Power’s game isn’t flashy, but he’s only scratching the surface of what he can do. Paired with Kale Claguewho was called because of the injured Ilya Lyubushkin, the duo has arguably been the Sabres’ best pairing so far this season, generating a 63 xGoals% and 3.13 expected goals per 60 minutes, according to moneypuck.com. Acquiring the Power now while he’s still flying under the radar is also a great move for the future, as the 2021 first overall pick shows he’ll be a franchise pillar for at least the next decade in Buffalo. As he gains experience and becomes more comfortable in the NHL, his numbers will only increase.

Vitek Vaneček, G, Devils (63% of the lineup)

Mackenzie Blackwood (knee) will miss three to six weeks, which puts Vaneček firmly in the starting spot. He has won six straight games and limited the Flames to just two goals on 35 shots, and looks to be a workhorse on a very good team. The Devils’ young backups are unlikely to see any action, and with a soft schedule coming up — Ottawa, Arizona, Montreal — that’s probably three more wins for Vanecek. If Vanecek can produce consistent performances during Blackwood’s absence, he could solidify himself as a top-15 fantasy goaltender and worth signing up for throughout the season even when Blackwood returns.

Devils goalkeeper Vitek Vaneček has the opportunity to establish himself as a top-15 fantasy player in his position. (Photo by Curtis Comeau/Icon Sportswire via Getty Images)

Trade Away

Jonathan Huberdeau, LW, Flames (99% complete)

Huberdeau missed Tuesday’s game with an upper-body injury, but it is not believed to be serious. That means the Huberdeau trade window is still open. This season, he was very disappointing, scoring only six points on 20 shots, and in the past five games, he registered only one assist. Huberdeau’s rough patch can be attributed to the Flames’ losing streak, but this could be the new norm for him, averaging barely 17 minutes per game as part of a deeper, more balanced lineup. It is understood that he is unlikely to match last season’s total of 115 points, and has dropped to the second tier of top left wings behind the likes of Artemi Panarin and Kirill Kaprizov.

Roman Josi, D, Predators (100% squad)

If Josi was one of the first two defenders selected in your league, that manager will surely regret that choice. Entering the season, Josi was seen as one of the safest and best options, even considering the regression after a career year, but the Presocs have looked terrible so far this season.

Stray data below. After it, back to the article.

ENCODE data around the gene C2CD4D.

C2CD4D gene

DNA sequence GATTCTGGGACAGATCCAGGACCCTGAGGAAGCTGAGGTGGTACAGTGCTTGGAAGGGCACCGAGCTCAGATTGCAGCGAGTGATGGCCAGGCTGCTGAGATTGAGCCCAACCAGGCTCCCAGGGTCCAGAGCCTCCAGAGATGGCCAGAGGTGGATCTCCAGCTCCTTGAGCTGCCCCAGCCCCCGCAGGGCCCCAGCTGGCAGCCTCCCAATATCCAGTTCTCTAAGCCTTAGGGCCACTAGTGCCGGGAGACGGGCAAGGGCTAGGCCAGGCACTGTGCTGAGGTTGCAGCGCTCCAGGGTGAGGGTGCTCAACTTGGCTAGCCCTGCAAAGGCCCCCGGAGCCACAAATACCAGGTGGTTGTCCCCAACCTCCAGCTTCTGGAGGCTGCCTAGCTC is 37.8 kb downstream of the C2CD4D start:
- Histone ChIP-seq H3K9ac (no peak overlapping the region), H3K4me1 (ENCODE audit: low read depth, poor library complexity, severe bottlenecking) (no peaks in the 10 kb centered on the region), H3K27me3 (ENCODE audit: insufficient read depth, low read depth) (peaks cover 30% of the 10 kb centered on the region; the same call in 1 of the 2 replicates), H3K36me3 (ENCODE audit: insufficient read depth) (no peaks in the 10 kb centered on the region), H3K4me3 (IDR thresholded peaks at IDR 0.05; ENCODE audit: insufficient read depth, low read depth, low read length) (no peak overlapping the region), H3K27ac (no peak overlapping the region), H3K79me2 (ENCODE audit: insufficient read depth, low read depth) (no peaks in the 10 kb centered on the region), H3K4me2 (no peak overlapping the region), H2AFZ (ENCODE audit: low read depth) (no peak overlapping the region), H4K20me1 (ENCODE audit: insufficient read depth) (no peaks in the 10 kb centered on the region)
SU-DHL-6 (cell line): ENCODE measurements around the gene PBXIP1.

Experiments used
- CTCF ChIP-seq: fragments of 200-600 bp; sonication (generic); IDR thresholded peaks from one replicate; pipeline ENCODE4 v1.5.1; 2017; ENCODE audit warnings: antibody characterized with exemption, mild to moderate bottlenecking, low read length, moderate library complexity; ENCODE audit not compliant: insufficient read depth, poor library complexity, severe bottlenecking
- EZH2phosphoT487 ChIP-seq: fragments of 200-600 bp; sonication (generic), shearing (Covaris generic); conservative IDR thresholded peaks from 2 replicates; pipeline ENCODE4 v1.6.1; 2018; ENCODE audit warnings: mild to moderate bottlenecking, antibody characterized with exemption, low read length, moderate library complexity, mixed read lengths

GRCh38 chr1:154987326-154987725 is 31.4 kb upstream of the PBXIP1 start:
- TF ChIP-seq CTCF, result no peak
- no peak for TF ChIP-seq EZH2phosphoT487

While Josi is the biggest driver of the Preds offense with a record 55.6 5v5 CF% this season according to naturalstattrick.com, replicating what he accomplished last season would also require Matt Duchene and Filip Forsberg to maintain their sky-high shooting percentages. That clearly hasn’t happened this season, and both are far from last season’s 40-goal pace. Josi looks like a 65-point defender — which is still great — but he should no longer be considered head and shoulders above everyone else. Perhaps the time is right to trade Josi while his fantasy remains high due to his reputation.

Hampus Lindholm, D, Bruins (87% of lineup)

Lindholm has been great for the Bruins as their interim No. 1 defenseman, but with Charlie McAvoy (shoulder) soon to return — he was cleared to make contact in practice and traveled with the Bruins on their recent road trip but did not play — it’s time to rethink Lindholm’s fantasy value. Last season, McAvoy was the most preferred player on the power play, averaging 3:07 PP TOI/GP to Lindholm’s 2:06, so he will jump to the top of the depth chart upon his return.

Additionally, keep in mind that the Bruins currently play five forwards on their top unit, while Lindholm is the only defenseman on the second unit. This means that when McAvoy returns, there will be a domino effect with McAvoy rushing forward to the second unit – likely Jake DeBrusk – and if Jim Montgomery decides to go with five forwards on the second unit, it will completely take Lindholm off the power play.